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Pearls from artists* # 529

Barbara’s Studio

* an ongoing series of quotations – mostly from artists to artists – that offers wisdom, inspiration, and advice for the sometimes lonely road we are on.

All sorts of novelists, composers, choreographers, poets, and painters find themselves engaged in the challenges of authority and freedom that are the lifeblood of the arts. Art is a way of life – and not only or even essentially for geniuses. An artistic community – to whatever degree it may be joined by social, economic, or other concerns – is fundamentally united by the imperatives of a vocation as they are shaped in a particular time. Genius doesn’t emerge ex nihilo. And it doesn’t have a unique relationship with authority and freedom. Whatever truth there is to Walter Benjamin’s comment, apropos of Proust’s novel, that certain masterpieces begin or end a genre, it’s usually true that every masterpiece reaffirms the fundamental character of a form. For every epochal achievement that we may see as an assertion of unexpected degrees of freedom (Beethoven’s final quartets or Shakespeare’s last plays), there are others that reaffirm the pressure of tradition (an example is Raphael’s neoclassical designs for tapestries representing scenes from the lives of Saint Peter and Saint Paul). For every creative spirit, the great as well as the merely good, there is a sense in which the wager is the same.

Jed Perl in Authority and Freedom: A Defense of the Arts

Comments are welcome!

Pearls from artists* # 89

* an ongoing series of quotations – mostly from artists, to artists – that offers wisdom, inspiration, and advice for the sometimes lonely road we are on.
Dear Diary:

On a drifty Manhattan stroll
The kind that unearths magical treasures
I made a right turn off of Houston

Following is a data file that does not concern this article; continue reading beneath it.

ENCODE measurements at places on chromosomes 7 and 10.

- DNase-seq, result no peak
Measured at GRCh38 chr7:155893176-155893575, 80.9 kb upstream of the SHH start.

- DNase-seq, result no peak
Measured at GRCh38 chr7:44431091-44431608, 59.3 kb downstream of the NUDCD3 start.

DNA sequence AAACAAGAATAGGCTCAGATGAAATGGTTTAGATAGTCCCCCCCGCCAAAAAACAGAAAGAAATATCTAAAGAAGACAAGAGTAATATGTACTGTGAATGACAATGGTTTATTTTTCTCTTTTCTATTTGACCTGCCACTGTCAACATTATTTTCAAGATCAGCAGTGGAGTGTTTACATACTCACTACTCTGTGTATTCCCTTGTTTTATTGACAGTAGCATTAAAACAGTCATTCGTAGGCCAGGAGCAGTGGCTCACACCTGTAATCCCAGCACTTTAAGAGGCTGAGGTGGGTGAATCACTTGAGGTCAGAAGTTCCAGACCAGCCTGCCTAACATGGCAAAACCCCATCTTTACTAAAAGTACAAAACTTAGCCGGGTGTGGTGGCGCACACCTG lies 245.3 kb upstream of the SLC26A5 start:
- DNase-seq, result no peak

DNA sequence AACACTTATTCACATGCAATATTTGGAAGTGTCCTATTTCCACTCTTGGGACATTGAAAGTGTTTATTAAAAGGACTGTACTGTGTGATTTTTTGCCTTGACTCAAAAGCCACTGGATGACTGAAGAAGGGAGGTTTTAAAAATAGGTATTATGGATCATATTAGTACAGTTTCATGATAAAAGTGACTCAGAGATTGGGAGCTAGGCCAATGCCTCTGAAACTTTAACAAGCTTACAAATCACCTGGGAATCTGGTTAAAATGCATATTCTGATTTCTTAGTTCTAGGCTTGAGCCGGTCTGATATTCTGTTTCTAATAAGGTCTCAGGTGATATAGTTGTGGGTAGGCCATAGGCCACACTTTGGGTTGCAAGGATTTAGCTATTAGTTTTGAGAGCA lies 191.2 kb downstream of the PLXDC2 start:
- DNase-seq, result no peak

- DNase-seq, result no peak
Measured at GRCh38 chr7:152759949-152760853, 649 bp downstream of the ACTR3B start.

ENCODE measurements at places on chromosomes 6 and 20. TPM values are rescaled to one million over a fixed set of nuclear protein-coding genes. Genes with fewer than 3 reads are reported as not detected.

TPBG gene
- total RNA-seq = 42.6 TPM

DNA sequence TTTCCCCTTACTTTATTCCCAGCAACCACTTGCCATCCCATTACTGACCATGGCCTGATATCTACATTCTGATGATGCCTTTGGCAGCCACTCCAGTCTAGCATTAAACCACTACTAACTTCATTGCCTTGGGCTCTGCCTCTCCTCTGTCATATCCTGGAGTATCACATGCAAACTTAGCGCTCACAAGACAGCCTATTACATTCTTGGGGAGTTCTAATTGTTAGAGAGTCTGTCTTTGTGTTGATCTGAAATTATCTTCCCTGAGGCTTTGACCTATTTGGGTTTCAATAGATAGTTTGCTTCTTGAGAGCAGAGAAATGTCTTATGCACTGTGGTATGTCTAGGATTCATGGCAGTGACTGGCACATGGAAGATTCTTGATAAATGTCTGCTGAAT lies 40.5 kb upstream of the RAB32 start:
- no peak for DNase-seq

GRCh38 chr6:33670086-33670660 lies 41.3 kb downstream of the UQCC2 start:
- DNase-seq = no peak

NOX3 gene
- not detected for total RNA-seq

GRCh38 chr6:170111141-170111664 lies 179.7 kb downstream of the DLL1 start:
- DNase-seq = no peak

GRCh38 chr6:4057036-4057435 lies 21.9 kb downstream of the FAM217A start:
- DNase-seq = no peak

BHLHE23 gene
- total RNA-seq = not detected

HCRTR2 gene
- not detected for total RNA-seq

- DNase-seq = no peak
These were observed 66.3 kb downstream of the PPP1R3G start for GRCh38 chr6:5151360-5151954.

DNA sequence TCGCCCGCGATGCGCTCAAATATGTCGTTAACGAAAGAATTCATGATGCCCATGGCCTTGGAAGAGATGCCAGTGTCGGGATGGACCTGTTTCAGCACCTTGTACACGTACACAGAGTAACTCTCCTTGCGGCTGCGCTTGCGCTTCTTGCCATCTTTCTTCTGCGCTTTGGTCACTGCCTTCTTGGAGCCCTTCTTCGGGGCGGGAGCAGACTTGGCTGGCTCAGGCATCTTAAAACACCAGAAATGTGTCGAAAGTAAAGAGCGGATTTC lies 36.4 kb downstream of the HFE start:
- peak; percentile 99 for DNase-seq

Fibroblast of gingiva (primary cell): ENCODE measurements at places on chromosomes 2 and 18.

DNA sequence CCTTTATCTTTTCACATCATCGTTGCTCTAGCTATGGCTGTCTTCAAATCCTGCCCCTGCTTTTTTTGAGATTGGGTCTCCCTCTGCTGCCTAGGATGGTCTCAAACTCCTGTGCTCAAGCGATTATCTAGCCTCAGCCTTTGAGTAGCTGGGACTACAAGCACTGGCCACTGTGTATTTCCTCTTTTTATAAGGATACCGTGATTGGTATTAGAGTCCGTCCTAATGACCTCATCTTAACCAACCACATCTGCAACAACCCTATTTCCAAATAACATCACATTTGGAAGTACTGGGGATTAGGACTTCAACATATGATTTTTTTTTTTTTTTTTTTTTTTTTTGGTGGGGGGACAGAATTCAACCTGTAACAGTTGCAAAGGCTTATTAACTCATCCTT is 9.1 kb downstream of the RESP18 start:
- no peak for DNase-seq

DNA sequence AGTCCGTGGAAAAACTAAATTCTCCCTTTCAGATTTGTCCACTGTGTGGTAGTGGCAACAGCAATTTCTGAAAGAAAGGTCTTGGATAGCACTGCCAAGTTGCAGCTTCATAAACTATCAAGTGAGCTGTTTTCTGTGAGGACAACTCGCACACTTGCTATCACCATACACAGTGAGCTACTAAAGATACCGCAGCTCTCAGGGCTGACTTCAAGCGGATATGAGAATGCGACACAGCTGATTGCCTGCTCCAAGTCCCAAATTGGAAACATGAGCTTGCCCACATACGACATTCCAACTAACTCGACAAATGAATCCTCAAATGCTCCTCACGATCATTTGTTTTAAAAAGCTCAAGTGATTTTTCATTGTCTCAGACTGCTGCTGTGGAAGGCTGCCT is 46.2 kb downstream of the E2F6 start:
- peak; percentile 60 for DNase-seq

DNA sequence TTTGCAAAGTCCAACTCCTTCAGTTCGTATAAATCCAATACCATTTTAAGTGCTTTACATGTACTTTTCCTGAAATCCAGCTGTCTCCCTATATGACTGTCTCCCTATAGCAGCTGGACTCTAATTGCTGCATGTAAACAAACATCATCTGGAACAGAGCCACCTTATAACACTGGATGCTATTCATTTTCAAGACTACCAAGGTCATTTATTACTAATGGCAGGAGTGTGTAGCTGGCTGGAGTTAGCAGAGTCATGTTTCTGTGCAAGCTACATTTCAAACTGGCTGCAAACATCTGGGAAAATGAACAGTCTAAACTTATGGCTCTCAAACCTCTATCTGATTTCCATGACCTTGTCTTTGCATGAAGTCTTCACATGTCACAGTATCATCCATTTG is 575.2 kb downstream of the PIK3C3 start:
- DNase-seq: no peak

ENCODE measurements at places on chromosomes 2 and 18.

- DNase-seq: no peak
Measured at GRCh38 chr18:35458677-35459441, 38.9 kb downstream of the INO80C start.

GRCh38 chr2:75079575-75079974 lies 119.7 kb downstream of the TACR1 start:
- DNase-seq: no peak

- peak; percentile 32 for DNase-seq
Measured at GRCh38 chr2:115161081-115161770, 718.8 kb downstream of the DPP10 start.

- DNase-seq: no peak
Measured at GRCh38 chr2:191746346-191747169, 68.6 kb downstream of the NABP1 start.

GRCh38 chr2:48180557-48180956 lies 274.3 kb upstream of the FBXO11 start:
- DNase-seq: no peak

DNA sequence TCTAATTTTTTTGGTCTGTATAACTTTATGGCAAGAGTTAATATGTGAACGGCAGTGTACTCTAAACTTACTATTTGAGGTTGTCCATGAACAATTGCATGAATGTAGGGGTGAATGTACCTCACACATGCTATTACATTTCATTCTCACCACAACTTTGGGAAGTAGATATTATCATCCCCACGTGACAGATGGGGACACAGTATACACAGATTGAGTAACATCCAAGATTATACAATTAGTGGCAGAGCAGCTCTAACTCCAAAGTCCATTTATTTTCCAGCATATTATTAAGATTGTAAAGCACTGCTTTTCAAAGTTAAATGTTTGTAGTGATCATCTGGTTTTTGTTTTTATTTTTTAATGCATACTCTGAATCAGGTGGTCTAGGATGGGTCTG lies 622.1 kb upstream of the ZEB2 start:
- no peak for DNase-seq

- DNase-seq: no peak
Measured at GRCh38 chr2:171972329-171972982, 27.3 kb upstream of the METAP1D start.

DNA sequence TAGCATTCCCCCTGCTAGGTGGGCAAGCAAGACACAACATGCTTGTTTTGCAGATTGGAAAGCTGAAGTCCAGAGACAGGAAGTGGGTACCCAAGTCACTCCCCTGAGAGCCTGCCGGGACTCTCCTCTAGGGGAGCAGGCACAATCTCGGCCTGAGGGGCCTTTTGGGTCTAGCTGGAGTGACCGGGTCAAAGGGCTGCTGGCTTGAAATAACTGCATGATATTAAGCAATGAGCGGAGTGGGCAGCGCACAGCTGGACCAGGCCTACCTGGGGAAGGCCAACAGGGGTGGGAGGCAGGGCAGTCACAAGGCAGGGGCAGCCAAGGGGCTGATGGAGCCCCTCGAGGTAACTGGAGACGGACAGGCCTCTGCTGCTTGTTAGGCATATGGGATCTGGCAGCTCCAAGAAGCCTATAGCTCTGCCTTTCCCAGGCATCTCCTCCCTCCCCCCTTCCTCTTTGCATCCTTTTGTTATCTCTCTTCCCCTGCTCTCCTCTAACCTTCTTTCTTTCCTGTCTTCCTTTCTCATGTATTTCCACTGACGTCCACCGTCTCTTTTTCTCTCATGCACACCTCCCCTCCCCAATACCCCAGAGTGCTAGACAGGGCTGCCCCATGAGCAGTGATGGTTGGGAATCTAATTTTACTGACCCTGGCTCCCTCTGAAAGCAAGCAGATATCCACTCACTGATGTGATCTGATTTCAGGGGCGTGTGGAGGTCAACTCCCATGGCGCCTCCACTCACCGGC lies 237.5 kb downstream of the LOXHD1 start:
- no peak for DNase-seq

Onto Bowery
And as it became Third Avenue
I came upon this old art store
That creaked hello
Its warped wooden shelves
Held new paints
A little dusty from the old building
But whose colors were deeper
Than I’d ever seen before

And at the back of the store
Up a narrow stairway
Was a tiny room
And behind a long table stood three people
(Probably artists)
Who could get me any paper I desired
Paper with designs
To collage with
Hot press, cold press
100 gram, 600 gram paper
To draw and paint on
Any kind of paper I’d ever want
Templates from heaven

And over my right shoulder
Was a tall window
Overlooking the glorious city
That has held this little room
Tenderly in its arms
All these years

And as I hugged
My rolled up package of paper
And went back downstairs
The old stairs seemed to gently whisper
“Come back soon,
We’ll keep each other alive”

And stepping outside
Third Avenue seemed more spacious
And I took a deep breath
As the world
Kaleidoscoped
With possibilities
Lovingly wrapped up
By three kind artists
At the top of the world.

Art Supplies From Heaven, by Judith Ellen Sanders, published in “Metropolitan Diary,” NY Times, April 6, 2014

Comments are welcome!

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